Essentially, it's a deal by cable giants to shield their early investments in an industry they're just beginning to explore. But this detente, while it may seem like a small announcement, has some important implications for cellphone service, television and online media. Here's why it's such a big deal.
Wait, back up. Comcast and Charter are selling cellphone service now?
Yep. Comcast says that its new mobile service, Xfinity Mobile, will debut in a few weeks; Charter has said that it plans to start selling cellphone service next year. In terms of the customer experience, the companies are promising more or less what you can get today on any of the major networks. You'll be able to place calls, send text messages and use mobile data — just on a phone you get from Comcast or Charter, as opposed to AT&T or Verizon. What you won't see: Behind the scenes, Comcast and Charter's services will both run on the network owned by Verizon.
"The efficiencies created are expected to provide more choice, innovative products and competitive prices for customers in each of their respective footprints," the two companies said Monday in a news release.
Doesn't this mean Comcast and Charter will be competing with Verizon on cellphone service, then?
That's technically right. But, being so small, the new services will start off mainly as a way for Comcast and Charter to protect and expand the traditional cable bundle, analysts say, at a time when many consumers are ditching cable altogether. For example, Comcast customers get a discount on Xfinity Mobile if they already subscribe to Premier Double Play or Triple Play. And signing up for Xfinity Mobile in the first place requires a Comcast Internet subscription.
"Adding a high-quality product that deepens the [customer] relationship will be a positive churn factor," Comcast Chief Financial Officer Mike Cavanagh said during his company's product reveal last month. "Churn" is an industry term referring to the number of customers who cancel and leave for another service.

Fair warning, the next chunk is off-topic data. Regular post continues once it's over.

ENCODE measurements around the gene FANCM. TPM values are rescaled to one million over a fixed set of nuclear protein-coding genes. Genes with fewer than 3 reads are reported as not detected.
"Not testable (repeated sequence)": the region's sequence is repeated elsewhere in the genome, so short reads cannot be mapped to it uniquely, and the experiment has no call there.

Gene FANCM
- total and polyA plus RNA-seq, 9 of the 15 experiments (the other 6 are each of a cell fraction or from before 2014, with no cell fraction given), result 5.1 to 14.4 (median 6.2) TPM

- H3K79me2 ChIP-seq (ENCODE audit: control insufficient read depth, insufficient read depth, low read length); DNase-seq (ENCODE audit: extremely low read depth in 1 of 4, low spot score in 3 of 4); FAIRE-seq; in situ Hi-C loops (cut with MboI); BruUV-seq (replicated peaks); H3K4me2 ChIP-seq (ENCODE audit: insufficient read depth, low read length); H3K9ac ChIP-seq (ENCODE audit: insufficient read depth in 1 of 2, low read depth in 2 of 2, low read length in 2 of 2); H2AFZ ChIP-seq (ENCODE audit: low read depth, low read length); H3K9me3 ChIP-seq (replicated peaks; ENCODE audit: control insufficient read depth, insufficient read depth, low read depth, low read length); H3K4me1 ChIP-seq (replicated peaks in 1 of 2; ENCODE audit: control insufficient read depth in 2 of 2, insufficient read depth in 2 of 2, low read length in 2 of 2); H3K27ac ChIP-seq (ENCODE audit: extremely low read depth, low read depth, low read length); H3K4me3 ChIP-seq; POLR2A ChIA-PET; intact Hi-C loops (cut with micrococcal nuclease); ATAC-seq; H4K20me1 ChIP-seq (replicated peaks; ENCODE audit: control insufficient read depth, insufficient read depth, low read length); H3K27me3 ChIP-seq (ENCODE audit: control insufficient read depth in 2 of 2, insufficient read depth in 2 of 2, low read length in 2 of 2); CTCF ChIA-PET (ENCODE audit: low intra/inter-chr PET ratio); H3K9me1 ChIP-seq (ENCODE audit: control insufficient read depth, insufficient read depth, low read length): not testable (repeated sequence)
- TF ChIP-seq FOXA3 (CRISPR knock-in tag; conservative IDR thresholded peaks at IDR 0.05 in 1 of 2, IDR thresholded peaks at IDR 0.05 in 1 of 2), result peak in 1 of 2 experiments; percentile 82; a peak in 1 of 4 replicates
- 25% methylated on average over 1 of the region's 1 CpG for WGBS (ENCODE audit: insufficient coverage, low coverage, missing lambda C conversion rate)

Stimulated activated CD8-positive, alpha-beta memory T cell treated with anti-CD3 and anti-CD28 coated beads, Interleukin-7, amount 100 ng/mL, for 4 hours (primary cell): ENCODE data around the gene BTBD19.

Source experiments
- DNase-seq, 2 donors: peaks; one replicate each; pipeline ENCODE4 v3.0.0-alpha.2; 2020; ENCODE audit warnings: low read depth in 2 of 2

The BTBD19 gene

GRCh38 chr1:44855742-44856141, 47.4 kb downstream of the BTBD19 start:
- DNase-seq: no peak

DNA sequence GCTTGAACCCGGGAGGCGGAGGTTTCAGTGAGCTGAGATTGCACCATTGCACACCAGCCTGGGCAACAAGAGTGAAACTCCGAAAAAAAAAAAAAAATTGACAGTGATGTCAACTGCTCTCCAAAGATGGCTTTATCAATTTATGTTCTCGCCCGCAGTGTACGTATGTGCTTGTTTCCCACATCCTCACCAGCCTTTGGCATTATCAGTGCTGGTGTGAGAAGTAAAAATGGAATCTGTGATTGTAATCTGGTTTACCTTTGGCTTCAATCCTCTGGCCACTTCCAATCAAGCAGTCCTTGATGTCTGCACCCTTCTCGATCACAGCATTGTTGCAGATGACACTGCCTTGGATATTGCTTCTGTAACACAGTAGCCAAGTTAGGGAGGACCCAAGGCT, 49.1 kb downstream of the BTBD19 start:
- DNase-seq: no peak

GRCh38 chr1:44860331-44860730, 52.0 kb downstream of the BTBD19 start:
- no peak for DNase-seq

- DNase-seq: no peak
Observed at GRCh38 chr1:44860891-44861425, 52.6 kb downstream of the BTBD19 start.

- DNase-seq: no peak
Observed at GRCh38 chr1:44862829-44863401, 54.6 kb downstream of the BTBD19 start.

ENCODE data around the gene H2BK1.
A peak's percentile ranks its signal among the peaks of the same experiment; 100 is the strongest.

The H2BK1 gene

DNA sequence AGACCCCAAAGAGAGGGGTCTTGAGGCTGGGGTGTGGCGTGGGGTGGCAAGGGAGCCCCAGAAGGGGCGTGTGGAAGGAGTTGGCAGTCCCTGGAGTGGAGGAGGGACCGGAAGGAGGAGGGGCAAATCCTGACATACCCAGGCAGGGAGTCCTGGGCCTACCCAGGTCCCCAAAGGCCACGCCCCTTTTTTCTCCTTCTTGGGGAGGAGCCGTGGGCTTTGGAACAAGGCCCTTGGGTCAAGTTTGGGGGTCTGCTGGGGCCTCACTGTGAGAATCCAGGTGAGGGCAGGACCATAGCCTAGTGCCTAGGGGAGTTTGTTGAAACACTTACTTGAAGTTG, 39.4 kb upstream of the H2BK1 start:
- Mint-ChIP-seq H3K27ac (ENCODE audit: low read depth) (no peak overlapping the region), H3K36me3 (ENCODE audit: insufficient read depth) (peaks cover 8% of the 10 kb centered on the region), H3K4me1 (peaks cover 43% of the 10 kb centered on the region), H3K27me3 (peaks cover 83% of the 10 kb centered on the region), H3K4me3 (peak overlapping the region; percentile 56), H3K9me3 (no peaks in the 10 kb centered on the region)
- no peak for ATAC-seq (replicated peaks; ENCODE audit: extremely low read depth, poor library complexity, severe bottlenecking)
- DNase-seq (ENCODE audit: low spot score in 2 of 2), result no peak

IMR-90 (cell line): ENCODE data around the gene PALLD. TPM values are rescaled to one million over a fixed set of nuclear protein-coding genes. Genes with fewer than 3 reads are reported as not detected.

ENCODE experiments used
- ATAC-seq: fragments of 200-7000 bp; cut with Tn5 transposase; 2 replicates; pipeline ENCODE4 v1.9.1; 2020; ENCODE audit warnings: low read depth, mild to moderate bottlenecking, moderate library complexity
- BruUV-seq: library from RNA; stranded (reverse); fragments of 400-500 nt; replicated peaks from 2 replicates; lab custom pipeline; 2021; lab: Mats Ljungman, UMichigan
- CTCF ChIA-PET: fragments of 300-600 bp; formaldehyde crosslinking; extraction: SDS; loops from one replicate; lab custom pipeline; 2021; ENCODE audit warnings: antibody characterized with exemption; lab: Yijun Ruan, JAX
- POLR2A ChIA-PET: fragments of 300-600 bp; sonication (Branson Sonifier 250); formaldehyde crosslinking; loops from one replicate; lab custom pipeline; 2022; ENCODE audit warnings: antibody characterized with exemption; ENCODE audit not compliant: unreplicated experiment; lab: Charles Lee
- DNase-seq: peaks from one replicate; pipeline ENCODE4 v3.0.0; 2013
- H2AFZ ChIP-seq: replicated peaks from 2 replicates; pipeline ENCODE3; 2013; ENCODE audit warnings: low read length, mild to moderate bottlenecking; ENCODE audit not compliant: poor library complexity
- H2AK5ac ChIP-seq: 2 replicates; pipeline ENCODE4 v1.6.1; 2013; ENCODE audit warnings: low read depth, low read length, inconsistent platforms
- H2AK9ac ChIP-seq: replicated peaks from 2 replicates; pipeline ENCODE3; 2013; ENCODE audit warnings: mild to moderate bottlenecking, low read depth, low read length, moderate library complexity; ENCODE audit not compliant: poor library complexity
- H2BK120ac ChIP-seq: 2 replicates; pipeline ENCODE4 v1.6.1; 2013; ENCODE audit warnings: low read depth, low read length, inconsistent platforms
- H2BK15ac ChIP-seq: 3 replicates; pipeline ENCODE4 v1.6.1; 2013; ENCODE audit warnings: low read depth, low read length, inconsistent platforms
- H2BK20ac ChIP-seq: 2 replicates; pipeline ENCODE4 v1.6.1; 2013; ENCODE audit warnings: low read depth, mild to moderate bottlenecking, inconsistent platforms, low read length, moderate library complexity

What Cavanagh means is that hooking people on more Comcast services will reduce the likelihood of those people canceling their cable TV, the crown jewel of Comcast's empire. What's more, if the cable companies can use wireless service to get Americans to switch away from, say, AT&T's network, so much the better.
Does the agreement between Comcast and Charter have any other effects?
It indirectly affects the future of media, television and the Internet.
And the future of all these things, in a word, is consolidation. Wall Street analysts widely expect a wave of mergers and acquisitions to be announced in the next few months. These expectations stem from an impression of the Trump administration as being largely friendly to business, but also from the understanding that the Internet is throwing entire industries into competition with each other like never before.
Now, the Comcast-Charter agreement is a new chapter in that story. It says that an acquisition of a cellular company by either cable firm — which could help them expand into cellphone service — is off the table, at least for the moment. Comcast told The Post on Tuesday that the ban is meant to shore up any gains made as a result of the agreement; if either company were to negotiate behind the other's back with another wireless carrier, that would undermine the point of the deal.
The agreement may serve to tamp down some speculation surrounding industry mergers, according to some analysts.
"Hopefully, this puts to rest some of the speculative excess that has dominated discourse for the past few months," said Craig Moffett, an industry analyst at the research firm MoffettNathanson. "Cable has clearly signaled that they're going to stand pat, for now."
What message does this agreement send to the rest of the business world?
Well, other analysts say it may simply shift the merger speculation in a different direction.
Some policy analysts argue that, having temporarily ruled out a merger between companies in the wireless and cable sectors, the Comcast-Charter agreement will stimulate mergers among firms within the same industries, rather than more genre-breaking, cross-industry acquisitions.
"To me, it signals the next set of moves is likely to be horizontal," said Gene Kimmelman, a former Justice Department antitrust official who now leads the consumer group Public Knowledge. For example, he said, perhaps you could see a joint cable venture between Comcast and Charter, or a merger between wireless providers such as Sprint and T-Mobile.
While Comcast's customer base doesn't overlap with Charter's, meaning a cable merger wouldn't reduce the number of choices for Americans living in their respective footprints, losing a wireless provider could mean losing a competitor or alternative.
Correction: This post has been updated to clarify the terms of the Charter-Comcast agreement. It also corrects the spelling of the name of Comcast CFO Mike Cavanagh.